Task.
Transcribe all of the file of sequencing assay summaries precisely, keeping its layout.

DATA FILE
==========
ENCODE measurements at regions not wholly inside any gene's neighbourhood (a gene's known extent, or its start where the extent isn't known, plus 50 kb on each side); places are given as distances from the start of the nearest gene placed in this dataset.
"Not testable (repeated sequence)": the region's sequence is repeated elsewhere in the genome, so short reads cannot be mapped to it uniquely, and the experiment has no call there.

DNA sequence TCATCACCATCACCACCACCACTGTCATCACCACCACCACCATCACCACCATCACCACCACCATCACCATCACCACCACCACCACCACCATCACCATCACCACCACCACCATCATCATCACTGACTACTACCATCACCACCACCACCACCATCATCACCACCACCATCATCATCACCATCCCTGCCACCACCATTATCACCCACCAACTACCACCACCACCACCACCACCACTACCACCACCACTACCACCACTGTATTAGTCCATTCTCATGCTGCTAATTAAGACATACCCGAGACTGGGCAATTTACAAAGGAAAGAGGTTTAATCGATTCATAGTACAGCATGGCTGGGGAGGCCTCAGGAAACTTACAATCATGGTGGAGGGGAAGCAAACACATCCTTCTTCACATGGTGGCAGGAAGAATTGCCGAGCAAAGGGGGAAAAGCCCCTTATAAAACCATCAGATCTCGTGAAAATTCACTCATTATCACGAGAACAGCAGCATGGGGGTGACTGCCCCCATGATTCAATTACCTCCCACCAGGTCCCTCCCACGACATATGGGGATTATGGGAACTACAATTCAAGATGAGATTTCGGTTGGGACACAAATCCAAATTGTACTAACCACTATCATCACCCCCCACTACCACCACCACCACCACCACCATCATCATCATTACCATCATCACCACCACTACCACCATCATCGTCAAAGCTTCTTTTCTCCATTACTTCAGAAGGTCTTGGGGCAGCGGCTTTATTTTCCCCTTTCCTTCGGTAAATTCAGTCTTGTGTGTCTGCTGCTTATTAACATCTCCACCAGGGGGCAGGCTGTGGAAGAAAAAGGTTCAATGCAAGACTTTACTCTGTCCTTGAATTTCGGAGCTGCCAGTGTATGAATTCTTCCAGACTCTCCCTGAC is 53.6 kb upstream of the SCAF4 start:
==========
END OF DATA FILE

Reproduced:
ENCODE measurements at regions not wholly inside any gene's neighbourhood (a gene's known extent, or its start where the extent isn't known, plus 50 kb on each side); places are given as distances from the start of the nearest gene placed in this dataset.
"Not testable (repeated sequence)": the region's sequence is repeated elsewhere in the genome, so short reads cannot be mapped to it uniquely, and the experiment has no call there.

DNA sequence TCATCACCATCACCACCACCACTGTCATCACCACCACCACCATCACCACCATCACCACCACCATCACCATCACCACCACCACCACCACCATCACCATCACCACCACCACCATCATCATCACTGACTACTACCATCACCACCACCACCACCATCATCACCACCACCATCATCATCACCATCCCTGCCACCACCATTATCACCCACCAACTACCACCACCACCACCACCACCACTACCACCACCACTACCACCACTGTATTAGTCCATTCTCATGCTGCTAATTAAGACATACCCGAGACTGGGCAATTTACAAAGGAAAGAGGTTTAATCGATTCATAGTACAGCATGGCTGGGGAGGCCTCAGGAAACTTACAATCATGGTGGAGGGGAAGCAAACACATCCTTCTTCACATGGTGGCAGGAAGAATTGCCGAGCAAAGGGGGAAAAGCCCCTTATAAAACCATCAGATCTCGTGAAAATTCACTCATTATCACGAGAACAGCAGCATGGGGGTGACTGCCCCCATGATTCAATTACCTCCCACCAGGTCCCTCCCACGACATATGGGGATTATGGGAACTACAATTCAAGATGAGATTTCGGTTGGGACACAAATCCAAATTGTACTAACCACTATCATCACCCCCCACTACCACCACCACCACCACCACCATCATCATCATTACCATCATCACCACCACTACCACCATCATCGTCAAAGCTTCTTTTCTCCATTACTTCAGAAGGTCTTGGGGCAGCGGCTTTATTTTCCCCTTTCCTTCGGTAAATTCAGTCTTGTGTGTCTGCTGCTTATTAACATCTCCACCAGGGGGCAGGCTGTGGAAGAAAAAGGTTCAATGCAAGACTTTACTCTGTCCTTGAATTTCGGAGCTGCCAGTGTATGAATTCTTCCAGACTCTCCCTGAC is 53.6 kb upstream of the SCAF4 start: